Government voluntarily committed to reducing CO2 emissions by 34% against a business-as-usual trajectory by 2020 and by 42% by 2025, on condition of receipt of international technology and financial support.
Under South Africa’s National Climate Change Response Policy, which was endorsed by Cabinet last year, emissions were expected to peak in 2025 and begin reducing from 2036 onwards.
Large emitters had also been given until October 2013 to finalise carbon budgets, which would be used as a tool by policymakers for setting targets and for determining action plans.
The roadmap endorsed by Cabinet estimated that carbon capture and storage (CCS) could reduce CO2 emissions from electricity generation plants, coal-to-liquids plants and cement manufacturing facilities by between “80% and 90%”.
In March 2009, the South African Centre for Carbon Capture and Storage, a unit of the South African National Energy Research Institute supported by local and international public and private entities, was established to oversee CCS roadmap.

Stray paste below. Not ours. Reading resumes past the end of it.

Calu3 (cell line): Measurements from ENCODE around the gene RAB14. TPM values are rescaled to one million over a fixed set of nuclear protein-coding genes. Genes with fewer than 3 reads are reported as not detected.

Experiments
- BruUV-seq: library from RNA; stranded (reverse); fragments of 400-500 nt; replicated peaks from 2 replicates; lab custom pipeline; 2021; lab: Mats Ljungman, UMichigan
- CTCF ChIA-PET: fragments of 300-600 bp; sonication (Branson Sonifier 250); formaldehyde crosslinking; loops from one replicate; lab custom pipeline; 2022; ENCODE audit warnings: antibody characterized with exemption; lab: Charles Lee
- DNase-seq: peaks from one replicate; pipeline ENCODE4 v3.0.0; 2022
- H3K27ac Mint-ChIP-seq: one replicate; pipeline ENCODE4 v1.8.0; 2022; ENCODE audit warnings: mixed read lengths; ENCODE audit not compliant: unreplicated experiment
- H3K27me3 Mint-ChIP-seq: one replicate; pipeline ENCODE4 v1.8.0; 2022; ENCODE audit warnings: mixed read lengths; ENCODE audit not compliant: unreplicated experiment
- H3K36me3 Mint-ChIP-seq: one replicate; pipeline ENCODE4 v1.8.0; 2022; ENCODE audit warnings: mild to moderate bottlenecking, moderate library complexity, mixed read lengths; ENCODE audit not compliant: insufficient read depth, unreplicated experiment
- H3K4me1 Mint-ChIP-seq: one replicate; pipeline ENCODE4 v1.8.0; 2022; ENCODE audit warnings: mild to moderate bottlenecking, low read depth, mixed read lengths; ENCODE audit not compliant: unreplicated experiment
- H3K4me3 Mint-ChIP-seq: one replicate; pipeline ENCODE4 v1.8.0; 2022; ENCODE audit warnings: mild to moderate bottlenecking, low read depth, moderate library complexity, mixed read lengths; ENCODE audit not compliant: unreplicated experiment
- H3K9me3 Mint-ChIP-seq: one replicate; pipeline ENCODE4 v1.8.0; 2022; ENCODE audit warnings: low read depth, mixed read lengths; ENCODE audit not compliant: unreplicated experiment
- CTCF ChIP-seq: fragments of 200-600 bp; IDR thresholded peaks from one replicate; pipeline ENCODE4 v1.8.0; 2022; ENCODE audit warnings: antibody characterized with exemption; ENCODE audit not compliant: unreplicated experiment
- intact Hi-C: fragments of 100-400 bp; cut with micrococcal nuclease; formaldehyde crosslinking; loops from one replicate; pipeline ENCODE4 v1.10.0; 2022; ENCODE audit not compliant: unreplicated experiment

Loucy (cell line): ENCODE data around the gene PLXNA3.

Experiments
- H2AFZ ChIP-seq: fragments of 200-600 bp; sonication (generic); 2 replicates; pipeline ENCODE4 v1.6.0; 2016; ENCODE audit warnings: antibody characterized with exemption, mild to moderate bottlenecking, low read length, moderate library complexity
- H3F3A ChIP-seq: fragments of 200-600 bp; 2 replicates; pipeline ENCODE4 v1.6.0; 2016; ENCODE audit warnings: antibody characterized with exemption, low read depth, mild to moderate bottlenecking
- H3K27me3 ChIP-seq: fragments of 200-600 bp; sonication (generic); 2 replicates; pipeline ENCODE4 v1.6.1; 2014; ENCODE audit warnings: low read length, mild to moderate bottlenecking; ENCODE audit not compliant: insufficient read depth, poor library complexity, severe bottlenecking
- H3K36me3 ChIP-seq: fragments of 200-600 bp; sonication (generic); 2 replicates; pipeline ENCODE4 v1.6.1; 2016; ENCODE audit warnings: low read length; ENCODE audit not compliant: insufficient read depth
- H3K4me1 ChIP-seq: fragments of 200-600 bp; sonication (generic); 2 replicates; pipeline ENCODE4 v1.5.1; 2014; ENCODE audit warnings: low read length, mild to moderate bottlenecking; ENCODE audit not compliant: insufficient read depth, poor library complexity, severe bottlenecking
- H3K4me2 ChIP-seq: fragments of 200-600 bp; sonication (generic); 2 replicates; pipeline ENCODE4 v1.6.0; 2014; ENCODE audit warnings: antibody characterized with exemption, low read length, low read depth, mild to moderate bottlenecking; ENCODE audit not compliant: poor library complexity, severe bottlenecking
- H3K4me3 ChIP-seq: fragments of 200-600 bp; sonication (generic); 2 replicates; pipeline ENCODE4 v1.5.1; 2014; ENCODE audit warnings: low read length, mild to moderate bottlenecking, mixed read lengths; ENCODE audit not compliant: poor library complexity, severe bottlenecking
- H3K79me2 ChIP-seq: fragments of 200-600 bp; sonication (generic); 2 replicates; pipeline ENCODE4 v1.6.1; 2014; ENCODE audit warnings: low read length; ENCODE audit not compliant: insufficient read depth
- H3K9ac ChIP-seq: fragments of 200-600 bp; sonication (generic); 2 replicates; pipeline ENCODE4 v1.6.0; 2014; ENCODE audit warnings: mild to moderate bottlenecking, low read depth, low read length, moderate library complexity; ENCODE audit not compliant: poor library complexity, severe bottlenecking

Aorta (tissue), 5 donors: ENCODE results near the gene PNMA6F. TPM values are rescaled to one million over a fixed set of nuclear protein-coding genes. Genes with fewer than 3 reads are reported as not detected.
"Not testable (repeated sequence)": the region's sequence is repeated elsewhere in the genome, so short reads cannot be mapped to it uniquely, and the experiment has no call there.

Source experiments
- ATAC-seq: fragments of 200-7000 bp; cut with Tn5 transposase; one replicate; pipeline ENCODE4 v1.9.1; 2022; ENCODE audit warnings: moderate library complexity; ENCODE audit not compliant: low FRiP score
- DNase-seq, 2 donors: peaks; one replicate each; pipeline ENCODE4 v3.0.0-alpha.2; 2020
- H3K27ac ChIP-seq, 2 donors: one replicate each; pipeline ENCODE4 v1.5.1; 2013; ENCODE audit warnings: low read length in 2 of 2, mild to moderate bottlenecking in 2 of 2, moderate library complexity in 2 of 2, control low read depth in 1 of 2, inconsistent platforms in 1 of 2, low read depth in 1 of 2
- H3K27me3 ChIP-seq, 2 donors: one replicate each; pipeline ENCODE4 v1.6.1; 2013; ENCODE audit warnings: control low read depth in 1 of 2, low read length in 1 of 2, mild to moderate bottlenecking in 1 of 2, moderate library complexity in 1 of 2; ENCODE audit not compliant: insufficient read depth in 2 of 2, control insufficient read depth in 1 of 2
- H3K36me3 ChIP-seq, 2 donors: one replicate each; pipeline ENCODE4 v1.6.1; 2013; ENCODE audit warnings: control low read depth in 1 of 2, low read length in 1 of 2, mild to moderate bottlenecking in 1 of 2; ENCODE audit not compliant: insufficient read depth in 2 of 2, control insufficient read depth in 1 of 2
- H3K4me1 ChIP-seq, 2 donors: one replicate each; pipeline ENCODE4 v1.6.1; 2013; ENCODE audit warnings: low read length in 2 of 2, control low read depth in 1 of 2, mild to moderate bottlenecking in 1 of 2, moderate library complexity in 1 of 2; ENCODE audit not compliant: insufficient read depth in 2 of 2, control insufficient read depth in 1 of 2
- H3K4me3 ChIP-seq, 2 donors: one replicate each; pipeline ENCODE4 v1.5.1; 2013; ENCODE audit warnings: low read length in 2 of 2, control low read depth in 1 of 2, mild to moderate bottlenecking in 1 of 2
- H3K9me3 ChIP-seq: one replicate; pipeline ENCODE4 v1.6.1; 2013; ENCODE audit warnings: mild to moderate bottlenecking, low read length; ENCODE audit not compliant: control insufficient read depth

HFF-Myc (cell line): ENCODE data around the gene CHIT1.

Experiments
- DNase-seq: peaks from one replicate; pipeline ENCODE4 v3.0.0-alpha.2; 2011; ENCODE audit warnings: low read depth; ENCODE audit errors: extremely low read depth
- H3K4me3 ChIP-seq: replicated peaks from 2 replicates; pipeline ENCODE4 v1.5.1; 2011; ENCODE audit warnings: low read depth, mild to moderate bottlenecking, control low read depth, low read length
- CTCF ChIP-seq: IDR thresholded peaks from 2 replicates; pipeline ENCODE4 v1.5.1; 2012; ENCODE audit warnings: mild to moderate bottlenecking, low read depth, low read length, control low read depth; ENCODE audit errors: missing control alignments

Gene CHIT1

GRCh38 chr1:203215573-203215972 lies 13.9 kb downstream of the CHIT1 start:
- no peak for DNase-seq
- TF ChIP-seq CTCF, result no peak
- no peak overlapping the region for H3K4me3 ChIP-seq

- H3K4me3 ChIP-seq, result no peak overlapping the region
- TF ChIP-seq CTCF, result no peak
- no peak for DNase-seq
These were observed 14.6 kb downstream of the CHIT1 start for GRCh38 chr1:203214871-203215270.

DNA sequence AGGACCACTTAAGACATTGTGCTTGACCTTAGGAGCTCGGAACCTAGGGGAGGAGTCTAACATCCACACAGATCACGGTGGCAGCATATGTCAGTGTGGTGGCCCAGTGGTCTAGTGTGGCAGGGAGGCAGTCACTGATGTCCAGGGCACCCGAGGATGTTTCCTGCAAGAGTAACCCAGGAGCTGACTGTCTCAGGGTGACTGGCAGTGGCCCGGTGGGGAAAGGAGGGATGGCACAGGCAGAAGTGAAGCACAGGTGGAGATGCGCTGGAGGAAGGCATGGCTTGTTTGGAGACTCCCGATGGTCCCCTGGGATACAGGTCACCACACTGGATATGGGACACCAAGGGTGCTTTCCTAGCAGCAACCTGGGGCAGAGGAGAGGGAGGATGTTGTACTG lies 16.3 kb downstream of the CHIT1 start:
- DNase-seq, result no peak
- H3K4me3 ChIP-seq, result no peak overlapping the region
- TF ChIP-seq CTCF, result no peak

At the time, five phases were envisaged, including:
a preliminary investigation to assess whether South Africa had potential capturable CO2 sources and storage sites;
the development of a geological storage atlas;
the pursuance of a CO2 injection experiment;
the development of a demonstration plant to test an integrated operating system under local conditions; and
an investment into a full-scale commercial plant.
It was anticipated that the demonstration plant should be operational by 2020.Source…